var s = scripts[i];
if (s.innerHTML) {
var x = document.create Element('script ');
x.innerHTML = s.innerHTML;
h.appendChild(x );
h.removeChild(x );
}
if (s.src) {
xSmartLoadScrip t(s.src);
}
}

And IE7 gives me an "Unknown runtime error" on "x.innerHTM L =
s.innerHTML". Firefox and Opera are happy with that code. :-(

Mar 1 '07 #16
On Feb 28, 10:30 pm, Randy Webb <HikksNotAtH... @aol.comwrote:
Christopher Nelson said the following on 2/28/2007 9:36 AM:
...
I've found that when I add a src-based script to the
document then immediately eval() code that invokes a function defined
in that script that the script fails with an error saying that the
function isn't defined. How can I know when the scr is processed?

The only way that I have found to reliable call a function in an
external file that is dynamically loaded is to put the function call at
the end of the file.

foo.js:

//lots of code here

someFunctionToE xecute()

//end of foo.js
My testing so far seems to support the idea that I can: 1) add a
script element with a src value which contains function definitions,
2) add a script element with innerHTML (with a prefixed <br>) which
invokes a function, 3) immediately remove the script element with the
innerHTML. I guess I'll see if that really works on all the browsers
I care about when I get IE to complaining about lines that are just
fine!

Mar 1 '07 #17
Christopher Nelson said the following on 3/1/2007 9:30 AM:
On Feb 28, 10:25 pm, Randy Webb <HikksNotAtH... @aol.comwrote:
>Christopher Nelson said the following on 2/28/2007 11:23 AM:
>>In IE7, div.getElements ByTagName('scri pt') is returning an empty array
even when I can clearly see <scriptin the responseText:
var e = document.getEle mentById(id);
e.innerHTML = req.responseTex t;
alert('req.resp onseText:'+req. responseText);
Does the very first item in the responseText happen to be a script
element? One thing I do know about IE7 is that if the very first element
is a script block then it gets fubar'ed. The solution I came up with was
to add an empty element prior to the string to get around it.

<URL:http://groups.google.c om/group/comp.lang.javas cript/browse_thread/thr...>

Is the thread where it was talked about. In testing locally I can't
duplicate the problem unless I make the first element a script block.

If that is not the issue can you give a URL to a test page I can look at?

Yes, that's the issue. What a weird bug. I could have looked for
that for a decade or so without your clue. Thanks!

I've got:

var e = document.getEle mentById(id);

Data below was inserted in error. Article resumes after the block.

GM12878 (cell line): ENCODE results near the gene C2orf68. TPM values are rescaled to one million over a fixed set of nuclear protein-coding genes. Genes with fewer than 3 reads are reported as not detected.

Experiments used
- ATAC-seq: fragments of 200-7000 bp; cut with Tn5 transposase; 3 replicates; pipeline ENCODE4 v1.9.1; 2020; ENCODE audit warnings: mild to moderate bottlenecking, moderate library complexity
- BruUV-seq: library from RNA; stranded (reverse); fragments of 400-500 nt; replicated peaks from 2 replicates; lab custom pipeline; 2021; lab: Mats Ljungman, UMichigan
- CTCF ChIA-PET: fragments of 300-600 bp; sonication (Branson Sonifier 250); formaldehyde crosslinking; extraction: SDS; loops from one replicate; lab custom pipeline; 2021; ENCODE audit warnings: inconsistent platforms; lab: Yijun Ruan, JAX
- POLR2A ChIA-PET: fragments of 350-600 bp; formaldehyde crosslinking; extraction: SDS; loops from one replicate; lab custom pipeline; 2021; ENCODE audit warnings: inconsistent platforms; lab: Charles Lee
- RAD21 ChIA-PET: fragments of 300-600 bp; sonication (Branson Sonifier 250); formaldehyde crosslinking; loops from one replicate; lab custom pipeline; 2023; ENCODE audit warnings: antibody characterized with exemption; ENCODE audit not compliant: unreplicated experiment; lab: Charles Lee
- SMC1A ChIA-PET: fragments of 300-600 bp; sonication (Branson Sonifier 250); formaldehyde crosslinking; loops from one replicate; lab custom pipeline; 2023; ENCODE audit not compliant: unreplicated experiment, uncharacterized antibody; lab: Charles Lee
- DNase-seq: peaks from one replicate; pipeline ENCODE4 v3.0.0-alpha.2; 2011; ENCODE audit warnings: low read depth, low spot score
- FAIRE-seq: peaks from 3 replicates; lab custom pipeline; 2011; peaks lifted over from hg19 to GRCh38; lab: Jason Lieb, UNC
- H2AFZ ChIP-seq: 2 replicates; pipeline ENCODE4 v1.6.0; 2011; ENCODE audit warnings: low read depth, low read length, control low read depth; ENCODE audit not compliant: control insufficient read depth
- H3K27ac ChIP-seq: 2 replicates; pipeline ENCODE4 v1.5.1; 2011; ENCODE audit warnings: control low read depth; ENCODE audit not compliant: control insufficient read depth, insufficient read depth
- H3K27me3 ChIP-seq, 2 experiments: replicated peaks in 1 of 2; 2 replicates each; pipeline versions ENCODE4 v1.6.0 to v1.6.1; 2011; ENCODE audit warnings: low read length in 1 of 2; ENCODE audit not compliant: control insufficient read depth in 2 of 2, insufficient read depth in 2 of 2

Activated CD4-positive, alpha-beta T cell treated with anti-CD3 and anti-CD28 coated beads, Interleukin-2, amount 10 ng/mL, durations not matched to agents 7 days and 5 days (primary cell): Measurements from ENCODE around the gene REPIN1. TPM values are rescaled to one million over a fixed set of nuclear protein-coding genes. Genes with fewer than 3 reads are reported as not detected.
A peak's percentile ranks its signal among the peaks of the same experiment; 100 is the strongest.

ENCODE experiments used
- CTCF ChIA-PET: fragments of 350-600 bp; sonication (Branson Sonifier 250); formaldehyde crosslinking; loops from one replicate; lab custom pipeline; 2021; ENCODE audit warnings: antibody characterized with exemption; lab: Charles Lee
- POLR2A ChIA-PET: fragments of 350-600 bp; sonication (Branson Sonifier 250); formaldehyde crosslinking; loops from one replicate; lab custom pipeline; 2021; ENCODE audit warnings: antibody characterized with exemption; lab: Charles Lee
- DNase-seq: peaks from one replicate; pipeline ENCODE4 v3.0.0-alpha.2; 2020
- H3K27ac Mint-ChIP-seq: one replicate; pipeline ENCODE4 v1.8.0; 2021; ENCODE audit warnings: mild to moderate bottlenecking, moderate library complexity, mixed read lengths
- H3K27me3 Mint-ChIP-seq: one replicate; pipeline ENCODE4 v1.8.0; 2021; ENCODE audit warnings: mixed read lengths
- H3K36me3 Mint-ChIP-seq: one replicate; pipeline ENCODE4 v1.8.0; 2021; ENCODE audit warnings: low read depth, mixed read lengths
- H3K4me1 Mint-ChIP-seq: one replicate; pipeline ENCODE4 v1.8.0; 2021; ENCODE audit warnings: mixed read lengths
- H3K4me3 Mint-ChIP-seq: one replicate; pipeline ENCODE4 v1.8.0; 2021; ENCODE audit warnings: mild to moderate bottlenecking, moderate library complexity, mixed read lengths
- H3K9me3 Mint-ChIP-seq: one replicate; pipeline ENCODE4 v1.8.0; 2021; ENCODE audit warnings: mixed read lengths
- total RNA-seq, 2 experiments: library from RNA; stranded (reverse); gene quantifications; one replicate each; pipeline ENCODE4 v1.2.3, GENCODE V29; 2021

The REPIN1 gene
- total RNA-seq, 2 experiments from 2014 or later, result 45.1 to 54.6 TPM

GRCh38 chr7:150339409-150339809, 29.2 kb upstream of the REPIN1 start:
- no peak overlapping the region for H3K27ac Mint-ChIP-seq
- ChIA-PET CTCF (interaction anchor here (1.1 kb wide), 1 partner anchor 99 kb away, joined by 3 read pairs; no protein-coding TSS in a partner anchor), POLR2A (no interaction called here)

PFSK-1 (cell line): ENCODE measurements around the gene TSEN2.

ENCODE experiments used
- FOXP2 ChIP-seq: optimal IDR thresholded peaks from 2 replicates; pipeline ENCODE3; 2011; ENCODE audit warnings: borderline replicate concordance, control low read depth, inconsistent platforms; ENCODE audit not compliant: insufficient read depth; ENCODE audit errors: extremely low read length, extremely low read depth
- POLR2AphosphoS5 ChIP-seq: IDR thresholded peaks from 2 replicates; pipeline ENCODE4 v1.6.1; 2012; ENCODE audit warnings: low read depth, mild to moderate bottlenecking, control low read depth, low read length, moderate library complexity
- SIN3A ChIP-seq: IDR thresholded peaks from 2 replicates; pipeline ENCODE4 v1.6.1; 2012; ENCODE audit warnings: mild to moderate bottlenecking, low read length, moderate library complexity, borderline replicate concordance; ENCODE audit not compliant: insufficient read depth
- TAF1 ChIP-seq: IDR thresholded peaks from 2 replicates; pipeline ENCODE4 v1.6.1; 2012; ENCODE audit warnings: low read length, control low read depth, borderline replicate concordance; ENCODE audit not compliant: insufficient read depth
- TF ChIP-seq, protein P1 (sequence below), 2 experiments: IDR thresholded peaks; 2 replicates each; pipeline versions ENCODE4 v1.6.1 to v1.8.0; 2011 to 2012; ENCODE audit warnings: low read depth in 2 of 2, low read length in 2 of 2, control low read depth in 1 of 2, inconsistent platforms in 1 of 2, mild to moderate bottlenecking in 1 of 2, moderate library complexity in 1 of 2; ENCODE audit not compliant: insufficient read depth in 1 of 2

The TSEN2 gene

e.innerHTML = '<br>'+req.resp onseText;

var h = document.getEle mentsByTagName( 'head')[0];

var scripts = e.getElementsBy TagName('script ');
alert(scripts.l ength+' scripts found for '+id);
for (var i = 0; i < scripts.length; ++i) {
var s = scripts[i];
if (s.innerHTML) {
var x = document.create Element('script ');
x.innerHTML = s.innerHTML;
x.text = s.innerHTML;

--
Randy
Chance Favors The Prepared Mind
comp.lang.javas cript FAQ - http://jibbering.com/faq/index.html
Javascript Best Practices - http://www.JavascriptToolbox.com/bestpractices/
Mar 1 '07 #18
Christopher Nelson said the following on 3/1/2007 9:39 AM:
On Feb 28, 10:30 pm, Randy Webb <HikksNotAtH... @aol.comwrote:
>Christopher Nelson said the following on 2/28/2007 9:36 AM:
...
>>I've found that when I add a src-based script to the
document then immediately eval() code that invokes a function defined
in that script that the script fails with an error saying that the
function isn't defined. How can I know when the scr is processed?
The only way that I have found to reliable call a function in an
external file that is dynamically loaded is to put the function call at
the end of the file.

foo.js:

//lots of code here

someFunctionTo Execute()

//end of foo.js

My testing so far seems to support the idea that I can: 1) add a
script element with a src value which contains function definitions,
2) add a script element with innerHTML (with a prefixed <br>) which
invokes a function,
Don't set the script elements innerHTML, set it's .text property. See
the other reply about it.

--
Randy
Chance Favors The Prepared Mind
comp.lang.javas cript FAQ - http://jibbering.com/faq/index.html
Javascript Best Practices - http://www.JavascriptToolbox.com/bestpractices/
Mar 1 '07 #19
VK
On Feb 27, 11:00 am, "-Lost" <spam_ninjaREMO V...@REMOVEMEco mcast.net>
wrote:
So anyway, I was
wondering if you load however many scripts, you can at some point remove them and they can
still be available to the script?
Yes.
<scriptelemen t is a "delivery shell" for text source being parsed.
After being successfully parsed you can remove that <scriptelemen t -
or all <scriptelemen ts all together from the page, it has no effect
on the execution context. Think of egg shells in the barn and happy
chickens on the backyard. What effect does it make on chikens if you
clean up the barn from the egg shells? Same for <scriptelemen ts and
the execution context.
Mar 1 '07 #20